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Mexico City-based theater collective Teatro Ojo's works are constantly evolving. Nothing is ever really finished. That's because they take from every performance. Whatever the audience experiences, observes, feels, and offers feedback, which they highly encourage, all is used, considered, and included in the evolution of the same piece, or introduced into another new work. Two of the ..
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Consider the idea of land in Palestine, and conflict may be the first thing to come to mind. But for Jumana Emil Abboud, the Palestinian landscape evokes other, older, associations – with mythological creatures like water spirits and ghouls. “These stories were told way before 1948,” says the Galilee-born artist, speaking by phone from her home in Jerusalem. She suggests looking back ..
Great friendships can nurture and prod an artist to make greater work. Think Pablo Picasso and Wifredo Lam, James Baldwin and Toni Morrison, Tina Fey and Amy Poehler. Such is also the case for flamenco dancers Francisco Hidalgo and Anabel Moreno, who perform this weekend at the Miami-Dade County Auditorium as part of the ongoing FUNDarte collaboration with the Madrid-based Casa Patas Foundation.
Hidalgo said in a telephone interview that he met Anabel Moreno at his very first gig in Madrid, when she shared the stage with him at the famous tablao Corral de la Morería. The two became fast friends. “There’s rarely a day that goes by that we don’t talk on the phone or get together,” Hidalgo said. “We’re neighbors, too.” They live just a few minutes walk from Casa Patas, which is an arts foundation, conservatory and flamenco venue.
Familiarity, in their case, has bred only respect. Hidalgo described Moreno as “a dancer who is very personal, very versatile…I admire her very much for her artistic quality.” He said that the artistic affinity they have for one another was the inspiration for “Binomio,” the concert-length choreography they will be performing together.
The piece itself is thus an extension of their friendship. “Let’s say it’s something of a conversation between the two of us, dance-wise,” said Hidalgo. “I know her way of dancing, she knows my way of dancing…everything comes about because of how well we know one another.” They have, in fact, worked together so often in Spain that they can often predict each other’s movements on stage: “With a look she knows what I’m about to do, I know what she’s about to do; it’s chemistry, it’s the energy that flows between the two of us.”
While they are personally and professionally very close, their dancing styles are actually quite different. Hidalgo is an exceedingly elegant performer who looks as aristocratic (and as handsome) as Spain’s King Felipe. His line is as graceful as that of a classically trained ballet dancer, every angle of his neck and limbs precise and clean. With his zen-like focus, he can dance very slowly and never lose the audience’s interest. His dignified style contrasts starkly with the theatrics of contemporary bailaores (male dancers) like, for example, Farruquito, who often throws himself into the hair and shakes his long mane of hair out like a wild colt.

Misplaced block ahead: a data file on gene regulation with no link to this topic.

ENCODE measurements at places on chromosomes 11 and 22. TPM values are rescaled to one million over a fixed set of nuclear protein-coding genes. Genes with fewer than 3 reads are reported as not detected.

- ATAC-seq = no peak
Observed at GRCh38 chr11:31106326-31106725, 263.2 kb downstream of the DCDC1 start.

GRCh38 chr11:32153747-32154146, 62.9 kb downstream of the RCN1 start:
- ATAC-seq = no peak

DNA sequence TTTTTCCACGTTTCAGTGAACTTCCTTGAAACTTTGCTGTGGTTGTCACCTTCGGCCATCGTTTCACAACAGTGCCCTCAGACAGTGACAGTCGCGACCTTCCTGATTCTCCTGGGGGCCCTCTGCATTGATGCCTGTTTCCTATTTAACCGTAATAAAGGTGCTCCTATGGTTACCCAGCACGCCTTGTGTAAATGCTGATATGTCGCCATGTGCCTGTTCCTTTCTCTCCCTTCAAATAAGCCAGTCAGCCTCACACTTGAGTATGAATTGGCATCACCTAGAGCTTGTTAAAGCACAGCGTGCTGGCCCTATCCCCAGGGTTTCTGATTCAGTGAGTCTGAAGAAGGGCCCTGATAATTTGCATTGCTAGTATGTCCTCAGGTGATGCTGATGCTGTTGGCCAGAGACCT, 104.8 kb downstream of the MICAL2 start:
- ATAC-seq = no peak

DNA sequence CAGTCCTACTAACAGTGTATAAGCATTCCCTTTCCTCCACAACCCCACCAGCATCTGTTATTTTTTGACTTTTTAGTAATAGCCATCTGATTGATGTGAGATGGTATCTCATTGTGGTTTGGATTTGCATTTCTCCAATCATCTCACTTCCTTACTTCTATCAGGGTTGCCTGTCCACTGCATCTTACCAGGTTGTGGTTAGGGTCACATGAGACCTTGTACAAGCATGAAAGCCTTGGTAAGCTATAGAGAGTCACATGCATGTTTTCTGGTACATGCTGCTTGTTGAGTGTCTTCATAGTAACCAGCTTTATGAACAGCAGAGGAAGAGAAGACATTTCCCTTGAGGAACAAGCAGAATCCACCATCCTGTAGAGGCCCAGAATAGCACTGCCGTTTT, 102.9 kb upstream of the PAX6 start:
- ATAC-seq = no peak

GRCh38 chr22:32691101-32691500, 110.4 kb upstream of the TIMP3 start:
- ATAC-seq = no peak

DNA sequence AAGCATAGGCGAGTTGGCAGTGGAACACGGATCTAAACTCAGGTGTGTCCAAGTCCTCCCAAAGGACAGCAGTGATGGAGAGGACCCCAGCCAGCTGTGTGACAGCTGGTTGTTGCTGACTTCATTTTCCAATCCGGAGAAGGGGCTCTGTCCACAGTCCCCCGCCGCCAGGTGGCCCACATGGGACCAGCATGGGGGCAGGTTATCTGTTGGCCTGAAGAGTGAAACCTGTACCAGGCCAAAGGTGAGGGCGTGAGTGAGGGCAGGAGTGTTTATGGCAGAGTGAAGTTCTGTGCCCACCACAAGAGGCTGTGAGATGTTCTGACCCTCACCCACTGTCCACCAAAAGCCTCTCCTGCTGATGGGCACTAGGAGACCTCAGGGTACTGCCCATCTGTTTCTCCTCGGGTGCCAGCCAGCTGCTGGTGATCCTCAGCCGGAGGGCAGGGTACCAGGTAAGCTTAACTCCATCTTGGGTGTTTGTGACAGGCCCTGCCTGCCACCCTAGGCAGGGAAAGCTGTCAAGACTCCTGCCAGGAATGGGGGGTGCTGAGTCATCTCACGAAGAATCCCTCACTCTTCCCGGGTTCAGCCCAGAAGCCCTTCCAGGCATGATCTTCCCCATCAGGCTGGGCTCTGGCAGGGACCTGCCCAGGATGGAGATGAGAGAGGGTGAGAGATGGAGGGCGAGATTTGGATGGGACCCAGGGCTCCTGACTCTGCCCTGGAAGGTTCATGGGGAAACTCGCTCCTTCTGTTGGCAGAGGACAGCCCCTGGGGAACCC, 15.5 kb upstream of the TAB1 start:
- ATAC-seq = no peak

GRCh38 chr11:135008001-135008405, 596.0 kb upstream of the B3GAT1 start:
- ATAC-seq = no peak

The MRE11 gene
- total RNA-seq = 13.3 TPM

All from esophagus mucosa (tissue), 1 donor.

While also a master technician, Moreno, unlike Hidalgo, occasionally lets on that she knows how to get down and dirty. Hidalgo explained it more eloquently, pointing to regional geography: “Anabel is from Granada. It’s a more savage style. I was born in Cadiz, but I trained in Seville, so I consider myself more Sevillian in my dancing. Every city [in Andalusia] has its own imprint.”
In a promotional clip from “Binomio,” Moreno does a slow, sensuous vuelta quebrada, a so-called “broken turn,” her back beautifully arched. But Moreno adds a repeated suggestive flick of the shoulder that manages to come off as both funny and flirtatious. Later, she exits in a deep backbend, throwing her head back all the way so that she is looking at the audience, upside down, as she goes off. Moreno is unafraid of laughing at herself, but she also makes sure to let you in on the joke.
In contrast with Moreno, it is hard to imagine Hidalgo cutting loose and improvising, but in fact he said those unplanned moments are precisely the ones he looks forward to most onstage. When flamenco artists improvise as a group, how they stay together down to the final beat is always a mystery to the uninitiated. “Within flamenco there are codes that you must know,” Hidalgo explained. “It’s like a magical language that comes up in the space and that’s where everything happens. Think of it -- in tablaos, nothing is choreographed. One day, you have one singer and one guitarist, the next day you have another singer and guitarist and you don’t rehearse anything. You know your profession, you know the codes, and it is all improvisation.
In “Binomio,” Hidalgo left space for just such passages of pure inspiration. “There are some parts in all concert performances that I always like to leave a bit free so that we don’t feel limited to a series of movements that we’ve learned,” Hidalgo said. “You let yourself go.”
Hidalgo and Moreno will be accompanied by Guitarist Jose Almarcha, oud and hand drum percussionist Wafir Gibril from Sudan, and singers Ana Polanco and El Trini de la Isla.
‘Binomio,’ Sat., 8:30 p.m. and Sun., 3:00 p.m.; Mid Stage at Miami-Dade County Auditorium, 2901 W. Flagler St., Miami; tickets $30; www.ticketmaster.com or 800-745-3000; fundarte.us.
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